The rise of Instagram poetry certainly didn’t happen quietly. Becoming the bone of much contention, the worlds of social media and literature collided. Characterised by stripped back verse and hand-drawn illustrations, ‘Instapoetry’, as it is sometimes referred to, has reached an audience with which the likes of Auden and Keats fail to engage. With the most popular poets reaching an audience of millions, publishing on Instagram gives a platform for both new and seasoned writers to experiment and publish their own work. However, with many neglecting to even regard Instapoets as ‘real poets’, their position within the world of literature, and society as a whole, is certainly not without judgement.

Instapoetry’s popularity is largely down to its broad accessibility. It can be read and written by anyone. There is no rule book; it demands only for the poet to write what they feel. ‘Feeling’ is one of the greatest distinctions between classic works of poetry and Instapoetry, with Instapoetry mainly centred around self-reflection and reclaiming one’s self. This, partnered with the anonymity that social media can provide, has become the winning combination for thousands of new Instapoets. This includes Sian Wilmot (@srwpoetry), who writes under the initialisation s.r.w and gets hundreds of likes on poetry posts as simple as “i hope you know/ that you are the sun,/ even on days when nobody/ is in your orbit.”

She said: “Writing for me was a way to express the words I couldn’t say out loud – I’ve always been anxious and shy and not very good at speaking or articulating words out loud, so writing them down seemed like the only option for me to get my thoughts out.”

The anonymity of the internet empowers deeply personal writing, and the online space allows for immediate feedback on their work with a simple like, comment, or follow. For many, writing poetry to be published on Instagram is a cathartic experience and an act of self-care. 

Wilmot’s page is a classic example of Instapoetry: poems with lowercase letters and concise stanzas, artfully curated in a recognisable format that is both easy and pleasing to read. However, this typical stylisation has become Instapoetry’s greatest criticism. Arguably written more like epigrams than verse, Instapoetry has become subject to relentless ridicule for its allegedly shallow aphorisms and clichéd subject matter. 

While Wilmot has attained over 5,000 followers, providing her with an audience to sell ‘poetry postcards’ to via her Esty page, others have captured followings into the millions – an audience sizable enough to secure book deals. It has been this transition of Instapoetry from digital to print which has garnered the most heat.

Rupi Kaur is certainly the most famous Instapoet in regards to audience size, having attained 3.7 million Instagram followers. She is the author of two poetry collections, including 2014’s New York Times Best Seller, Milk and Honey. From an initial glance at her Instagram account, you could easily mistake the 26-year-old for a fashion influencer: beautiful images of Kaur in elegant outfits fill her page, yet alternating between these are her short poems, often accompanied by simple illustrations. One recent poem simply reads: “the irony of loneliness/is that we all feel it/at the same time.”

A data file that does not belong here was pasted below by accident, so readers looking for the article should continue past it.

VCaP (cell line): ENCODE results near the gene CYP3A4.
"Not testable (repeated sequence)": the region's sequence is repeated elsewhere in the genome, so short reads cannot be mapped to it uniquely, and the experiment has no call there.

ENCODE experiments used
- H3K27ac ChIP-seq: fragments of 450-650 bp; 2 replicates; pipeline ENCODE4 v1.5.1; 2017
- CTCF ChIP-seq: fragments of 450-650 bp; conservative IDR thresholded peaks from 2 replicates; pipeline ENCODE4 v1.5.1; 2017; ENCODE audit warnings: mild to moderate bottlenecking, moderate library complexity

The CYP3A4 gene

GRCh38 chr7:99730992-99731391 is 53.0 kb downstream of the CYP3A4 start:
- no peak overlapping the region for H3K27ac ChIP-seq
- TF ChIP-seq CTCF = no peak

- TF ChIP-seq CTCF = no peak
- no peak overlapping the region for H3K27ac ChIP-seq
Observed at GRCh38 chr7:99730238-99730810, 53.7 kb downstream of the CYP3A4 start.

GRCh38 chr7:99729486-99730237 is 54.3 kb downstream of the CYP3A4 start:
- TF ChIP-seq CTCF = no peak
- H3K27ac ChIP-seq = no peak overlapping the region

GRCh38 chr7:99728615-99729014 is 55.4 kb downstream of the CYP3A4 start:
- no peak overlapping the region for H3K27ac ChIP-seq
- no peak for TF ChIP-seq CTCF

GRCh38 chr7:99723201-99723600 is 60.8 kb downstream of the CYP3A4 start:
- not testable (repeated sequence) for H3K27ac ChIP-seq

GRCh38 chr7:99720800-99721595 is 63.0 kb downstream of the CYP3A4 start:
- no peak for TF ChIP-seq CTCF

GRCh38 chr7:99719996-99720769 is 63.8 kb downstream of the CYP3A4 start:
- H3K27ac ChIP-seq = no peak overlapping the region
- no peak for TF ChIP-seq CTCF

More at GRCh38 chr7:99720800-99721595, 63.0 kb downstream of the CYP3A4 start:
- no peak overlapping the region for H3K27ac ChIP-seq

However, Kaur’s unique rise to fame has put her work in the firing line. Her work is often used as an example in the criticism of Instapoetry’s encroachment on market space formerly reserved for ‘classic’ poetry. Yet neither Kaur nor the form of Instapoetry is trying to compete with the skill and nuance of classic poetry. It is an entity of its own, a new and exciting art form.

The poetic canon has consistently been dominated by white men, so this new movement of poetry allows people to celebrate their own identities, actively making room for diverse voices. Kaur, an Indian-born Canadian poet, is known for writing about her racial identity: from unyielding eyebrows in Unibrow to the colour of her skin (“the colour of the earth,” she says in multiple poems), her poetry provides a place for her to reclaim herself as a “beautiful brown girl.” 

Yet, while Kaur has become a recognisable figure, many Instapoets prefer to utilise the anonymity that comes with such territory. One such account is @lonely.penguin (over 36k followers), whose simple, type-written posts are distinctly non-distinct. They said that by sharing their poetry they have been able to express and reflect on private problems in a public space without feeling scared of judgement:

“I started writing after going through a very tough time in my life some years ago and I started sharing my stuff when a friend (who is a psychologist) suggested I share them to the world on social media and see if I could connect with similar like-minded people. What a lovely safe haven it has been for me. 

“Now I write because I have truly found a love for it. It is very liberating and so cathartic.”

The community that comes with Instagram poetry is undeniably an incredible collective to be a part of. The level of support which comes from such a close network of people is a far cry from the rhetoric of Instagram as a damaging tool. With a place that facilitates you both artistically and pastorally, there is an obvious reason why Instagram poetry is so enamoured.

Featured image: Top‭, ‬left to right‭: ‬@bysampayne‭, ‬@jusmun‭, ‬@lonely.penguin‭, ‬@quarterlifepoetry and‭ ‬@robinwpoetry‭. ‬Bottom‭, ‬left to right‭: ‬@marya.layth‭ (‬art by kelletteworks‭), ‬@srwpoetry‭, ‬@cgcpoems‭, ‬@marya.layth‭ (‬art by morningaltruist‭) ‬and‭ ‬@lonely.penguin‭.‬


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